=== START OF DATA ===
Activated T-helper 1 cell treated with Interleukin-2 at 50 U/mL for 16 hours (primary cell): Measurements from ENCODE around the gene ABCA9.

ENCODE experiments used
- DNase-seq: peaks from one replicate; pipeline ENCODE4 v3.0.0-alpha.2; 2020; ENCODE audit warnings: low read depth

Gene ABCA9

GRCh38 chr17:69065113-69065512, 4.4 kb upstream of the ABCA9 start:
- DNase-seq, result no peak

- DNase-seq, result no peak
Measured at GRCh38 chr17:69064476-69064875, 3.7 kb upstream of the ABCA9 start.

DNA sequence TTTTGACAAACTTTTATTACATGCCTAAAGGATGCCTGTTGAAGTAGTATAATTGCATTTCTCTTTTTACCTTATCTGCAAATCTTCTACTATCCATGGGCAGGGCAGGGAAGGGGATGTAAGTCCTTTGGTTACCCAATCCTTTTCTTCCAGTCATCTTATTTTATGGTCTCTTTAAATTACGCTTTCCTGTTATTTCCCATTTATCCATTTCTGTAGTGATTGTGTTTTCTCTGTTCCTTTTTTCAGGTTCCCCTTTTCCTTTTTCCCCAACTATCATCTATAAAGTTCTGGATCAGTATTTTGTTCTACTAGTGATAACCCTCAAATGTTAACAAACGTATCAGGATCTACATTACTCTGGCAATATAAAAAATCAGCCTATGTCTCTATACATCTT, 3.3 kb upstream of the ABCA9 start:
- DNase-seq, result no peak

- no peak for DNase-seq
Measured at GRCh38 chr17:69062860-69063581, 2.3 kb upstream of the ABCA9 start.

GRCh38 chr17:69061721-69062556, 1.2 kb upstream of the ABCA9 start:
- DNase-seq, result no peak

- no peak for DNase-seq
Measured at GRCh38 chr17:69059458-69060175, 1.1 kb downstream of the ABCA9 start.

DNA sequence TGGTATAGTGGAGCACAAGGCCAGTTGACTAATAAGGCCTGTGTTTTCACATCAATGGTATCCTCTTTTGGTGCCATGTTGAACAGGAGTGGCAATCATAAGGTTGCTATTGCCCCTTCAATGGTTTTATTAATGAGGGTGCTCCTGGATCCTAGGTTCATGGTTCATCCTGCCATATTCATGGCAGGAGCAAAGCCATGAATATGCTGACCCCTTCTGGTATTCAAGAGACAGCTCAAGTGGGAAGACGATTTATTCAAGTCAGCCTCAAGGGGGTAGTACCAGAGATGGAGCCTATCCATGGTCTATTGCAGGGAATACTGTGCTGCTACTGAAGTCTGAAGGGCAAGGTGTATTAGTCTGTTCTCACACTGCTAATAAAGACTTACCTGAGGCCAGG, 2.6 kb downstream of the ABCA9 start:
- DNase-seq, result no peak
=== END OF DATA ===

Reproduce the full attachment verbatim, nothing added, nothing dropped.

Activated T-helper 1 cell treated with Interleukin-2 at 50 U/mL for 16 hours (primary cell): Measurements from ENCODE around the gene ABCA9.

ENCODE experiments used
- DNase-seq: peaks from one replicate; pipeline ENCODE4 v3.0.0-alpha.2; 2020; ENCODE audit warnings: low read depth

Gene ABCA9

GRCh38 chr17:69065113-69065512, 4.4 kb upstream of the ABCA9 start:
- DNase-seq, result no peak

- DNase-seq, result no peak
Measured at GRCh38 chr17:69064476-69064875, 3.7 kb upstream of the ABCA9 start.

DNA sequence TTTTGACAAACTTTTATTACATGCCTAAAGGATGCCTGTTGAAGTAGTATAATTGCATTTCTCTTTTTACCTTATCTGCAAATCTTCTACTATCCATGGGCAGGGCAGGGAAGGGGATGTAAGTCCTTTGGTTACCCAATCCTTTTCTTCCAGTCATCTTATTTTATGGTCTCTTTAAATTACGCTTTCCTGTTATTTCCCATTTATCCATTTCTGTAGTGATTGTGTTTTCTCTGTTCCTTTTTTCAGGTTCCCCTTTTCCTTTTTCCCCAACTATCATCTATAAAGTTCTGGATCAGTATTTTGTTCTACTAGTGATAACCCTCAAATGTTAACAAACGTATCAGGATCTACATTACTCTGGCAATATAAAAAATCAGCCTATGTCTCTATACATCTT, 3.3 kb upstream of the ABCA9 start:
- DNase-seq, result no peak

- no peak for DNase-seq
Measured at GRCh38 chr17:69062860-69063581, 2.3 kb upstream of the ABCA9 start.

GRCh38 chr17:69061721-69062556, 1.2 kb upstream of the ABCA9 start:
- DNase-seq, result no peak

- no peak for DNase-seq
Measured at GRCh38 chr17:69059458-69060175, 1.1 kb downstream of the ABCA9 start.

DNA sequence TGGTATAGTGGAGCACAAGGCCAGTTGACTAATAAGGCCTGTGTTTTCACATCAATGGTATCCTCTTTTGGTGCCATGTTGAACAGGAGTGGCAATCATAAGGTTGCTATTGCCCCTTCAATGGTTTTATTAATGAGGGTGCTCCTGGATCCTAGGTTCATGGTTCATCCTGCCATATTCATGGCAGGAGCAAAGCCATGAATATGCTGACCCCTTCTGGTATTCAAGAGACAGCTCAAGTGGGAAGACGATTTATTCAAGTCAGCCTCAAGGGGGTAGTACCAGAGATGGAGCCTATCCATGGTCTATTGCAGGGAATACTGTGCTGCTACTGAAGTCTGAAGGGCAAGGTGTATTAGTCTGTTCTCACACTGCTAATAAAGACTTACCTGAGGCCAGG, 2.6 kb downstream of the ABCA9 start:
- DNase-seq, result no peak